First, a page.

Other notable poll results include the following:

Join LFA for Public Schools Week 2020

Public Schools are Building Our Future Graphic

ACTE joins the Learning First Alliance (LFA) and other national education groups in planning for Public Schools Week 2020, February 24 – 28. Next year will mark the third annual LFA Public Schools Week, designated for administrators, teachers, specialists, teacher educators, parents and school board members to host events for their communities and reach out to lawmakers, businesses, and other community members to discuss the importance of public education.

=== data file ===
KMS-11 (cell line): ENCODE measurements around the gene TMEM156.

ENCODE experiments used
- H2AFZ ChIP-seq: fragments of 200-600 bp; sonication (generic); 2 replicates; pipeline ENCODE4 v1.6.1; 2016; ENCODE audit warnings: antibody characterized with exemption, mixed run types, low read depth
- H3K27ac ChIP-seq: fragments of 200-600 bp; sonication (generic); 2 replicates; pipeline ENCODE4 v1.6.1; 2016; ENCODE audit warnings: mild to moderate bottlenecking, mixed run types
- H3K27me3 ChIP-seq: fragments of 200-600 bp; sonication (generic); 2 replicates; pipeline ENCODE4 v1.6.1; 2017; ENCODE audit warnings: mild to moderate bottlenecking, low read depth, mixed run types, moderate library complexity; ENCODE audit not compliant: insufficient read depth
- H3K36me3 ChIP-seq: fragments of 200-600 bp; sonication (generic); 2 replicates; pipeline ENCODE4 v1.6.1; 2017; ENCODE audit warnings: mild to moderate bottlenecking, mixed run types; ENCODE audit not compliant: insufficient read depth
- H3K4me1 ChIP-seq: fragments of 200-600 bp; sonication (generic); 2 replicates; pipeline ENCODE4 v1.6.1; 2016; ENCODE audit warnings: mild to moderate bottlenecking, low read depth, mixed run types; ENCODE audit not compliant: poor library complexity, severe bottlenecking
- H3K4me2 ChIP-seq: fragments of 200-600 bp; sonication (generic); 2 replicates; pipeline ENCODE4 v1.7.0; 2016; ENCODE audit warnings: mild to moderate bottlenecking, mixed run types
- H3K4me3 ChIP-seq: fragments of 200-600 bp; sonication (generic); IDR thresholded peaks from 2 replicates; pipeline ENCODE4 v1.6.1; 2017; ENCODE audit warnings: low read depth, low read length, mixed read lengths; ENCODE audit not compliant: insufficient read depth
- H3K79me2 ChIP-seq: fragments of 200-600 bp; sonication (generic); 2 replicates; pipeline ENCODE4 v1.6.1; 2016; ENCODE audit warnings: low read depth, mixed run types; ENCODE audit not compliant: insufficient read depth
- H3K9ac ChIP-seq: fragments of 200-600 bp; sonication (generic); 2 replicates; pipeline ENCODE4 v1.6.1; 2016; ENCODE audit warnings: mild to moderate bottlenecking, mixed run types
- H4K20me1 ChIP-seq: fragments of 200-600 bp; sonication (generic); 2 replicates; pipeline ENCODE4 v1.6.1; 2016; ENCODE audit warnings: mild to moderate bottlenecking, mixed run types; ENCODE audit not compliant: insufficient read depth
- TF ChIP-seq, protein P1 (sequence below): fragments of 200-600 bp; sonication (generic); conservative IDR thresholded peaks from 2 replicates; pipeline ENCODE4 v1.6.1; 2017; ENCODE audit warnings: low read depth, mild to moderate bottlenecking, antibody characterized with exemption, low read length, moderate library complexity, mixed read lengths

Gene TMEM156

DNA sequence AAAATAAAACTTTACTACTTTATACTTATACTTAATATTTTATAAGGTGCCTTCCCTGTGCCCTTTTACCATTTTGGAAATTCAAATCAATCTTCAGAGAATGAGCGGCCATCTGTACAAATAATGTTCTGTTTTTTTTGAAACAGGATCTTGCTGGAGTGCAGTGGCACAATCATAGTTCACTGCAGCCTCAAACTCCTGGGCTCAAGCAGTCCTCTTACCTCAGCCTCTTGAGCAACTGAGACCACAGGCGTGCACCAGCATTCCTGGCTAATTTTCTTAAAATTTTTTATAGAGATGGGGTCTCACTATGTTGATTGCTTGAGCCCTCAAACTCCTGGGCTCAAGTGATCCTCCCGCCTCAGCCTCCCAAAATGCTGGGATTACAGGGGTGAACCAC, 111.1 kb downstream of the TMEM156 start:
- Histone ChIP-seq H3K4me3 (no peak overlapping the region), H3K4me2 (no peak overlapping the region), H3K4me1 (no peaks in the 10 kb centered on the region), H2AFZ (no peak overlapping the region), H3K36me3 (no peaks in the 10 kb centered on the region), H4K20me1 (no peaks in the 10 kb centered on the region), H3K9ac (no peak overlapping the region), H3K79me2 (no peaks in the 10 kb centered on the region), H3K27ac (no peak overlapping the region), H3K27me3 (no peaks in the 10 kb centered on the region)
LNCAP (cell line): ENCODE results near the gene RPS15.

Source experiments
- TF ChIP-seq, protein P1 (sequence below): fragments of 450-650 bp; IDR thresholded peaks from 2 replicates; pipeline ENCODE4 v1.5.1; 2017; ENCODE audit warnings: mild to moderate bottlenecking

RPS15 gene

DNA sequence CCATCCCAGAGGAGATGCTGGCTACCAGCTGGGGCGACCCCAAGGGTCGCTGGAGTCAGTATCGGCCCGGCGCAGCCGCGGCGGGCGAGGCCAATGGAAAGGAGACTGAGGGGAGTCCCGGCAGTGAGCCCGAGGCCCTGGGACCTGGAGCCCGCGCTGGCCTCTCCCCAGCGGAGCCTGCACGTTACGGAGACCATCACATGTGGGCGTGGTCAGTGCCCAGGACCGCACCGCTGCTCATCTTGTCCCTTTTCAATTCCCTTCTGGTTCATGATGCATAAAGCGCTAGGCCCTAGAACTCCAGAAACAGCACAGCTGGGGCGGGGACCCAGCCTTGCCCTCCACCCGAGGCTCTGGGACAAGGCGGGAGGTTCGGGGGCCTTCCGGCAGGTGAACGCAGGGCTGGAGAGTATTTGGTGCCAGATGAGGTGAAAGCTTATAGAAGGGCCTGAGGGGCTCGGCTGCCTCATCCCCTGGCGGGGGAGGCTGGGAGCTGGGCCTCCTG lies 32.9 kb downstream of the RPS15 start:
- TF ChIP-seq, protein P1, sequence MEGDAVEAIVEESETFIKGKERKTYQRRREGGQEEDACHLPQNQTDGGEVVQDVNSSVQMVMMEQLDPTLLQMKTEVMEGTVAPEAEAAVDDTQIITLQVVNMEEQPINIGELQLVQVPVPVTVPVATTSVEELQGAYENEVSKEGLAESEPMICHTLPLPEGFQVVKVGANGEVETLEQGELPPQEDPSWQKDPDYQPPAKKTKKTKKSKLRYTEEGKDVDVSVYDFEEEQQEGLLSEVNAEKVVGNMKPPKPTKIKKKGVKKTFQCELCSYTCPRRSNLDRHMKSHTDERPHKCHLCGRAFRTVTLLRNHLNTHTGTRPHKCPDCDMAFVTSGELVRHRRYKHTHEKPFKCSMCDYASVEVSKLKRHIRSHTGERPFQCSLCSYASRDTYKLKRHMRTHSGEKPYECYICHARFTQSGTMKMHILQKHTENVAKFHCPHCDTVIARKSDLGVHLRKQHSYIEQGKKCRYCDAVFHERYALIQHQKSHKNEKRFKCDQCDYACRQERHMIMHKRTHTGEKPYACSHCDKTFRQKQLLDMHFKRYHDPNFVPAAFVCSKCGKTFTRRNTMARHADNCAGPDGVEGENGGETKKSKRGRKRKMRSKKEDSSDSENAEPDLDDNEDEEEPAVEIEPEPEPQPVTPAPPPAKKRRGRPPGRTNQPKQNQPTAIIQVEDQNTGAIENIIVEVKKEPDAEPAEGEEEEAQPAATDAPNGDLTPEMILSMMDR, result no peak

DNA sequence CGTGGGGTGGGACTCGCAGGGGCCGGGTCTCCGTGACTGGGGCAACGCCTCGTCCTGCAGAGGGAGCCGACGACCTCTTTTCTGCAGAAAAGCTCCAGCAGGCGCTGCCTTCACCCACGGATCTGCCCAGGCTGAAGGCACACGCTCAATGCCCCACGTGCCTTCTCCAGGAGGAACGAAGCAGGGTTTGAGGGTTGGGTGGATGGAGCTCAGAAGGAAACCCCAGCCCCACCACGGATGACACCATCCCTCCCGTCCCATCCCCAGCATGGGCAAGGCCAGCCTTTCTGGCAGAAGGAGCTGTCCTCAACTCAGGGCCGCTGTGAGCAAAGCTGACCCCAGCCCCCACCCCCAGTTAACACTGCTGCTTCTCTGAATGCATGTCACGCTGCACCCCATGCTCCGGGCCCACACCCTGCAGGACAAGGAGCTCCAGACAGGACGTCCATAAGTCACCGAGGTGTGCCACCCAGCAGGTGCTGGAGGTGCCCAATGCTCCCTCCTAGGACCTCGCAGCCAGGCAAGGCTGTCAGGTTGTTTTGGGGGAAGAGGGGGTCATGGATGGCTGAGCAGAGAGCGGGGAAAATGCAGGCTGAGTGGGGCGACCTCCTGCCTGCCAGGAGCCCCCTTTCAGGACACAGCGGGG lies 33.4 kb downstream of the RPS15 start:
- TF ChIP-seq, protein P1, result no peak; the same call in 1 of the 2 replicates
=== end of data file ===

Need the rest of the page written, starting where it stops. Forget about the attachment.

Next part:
As a partnering organization, AACTE recognizes that teachers, principals, and support staff who serve in public schools are key to helping students succeed and our nation thrive, and invites members to 

Students Discuss the Value of PSU’s Secondary Dual Education Program

PSU students reflecting on their experienceA number of students in Portland State University’s (PSU) Secondary Dual Education Program (SPED) recently reflected on advice they were given before entering the graduate program. “I always want more education than less,” one teacher candidate was advised by a mentor in the field of medicine. The candidate now looks back on her experience in the program with appreciation. “I was ready. I had the resources. I had been in the classroom for two years; it felt natural. I didn’t have the same level of trepidation as some of my first year friends.”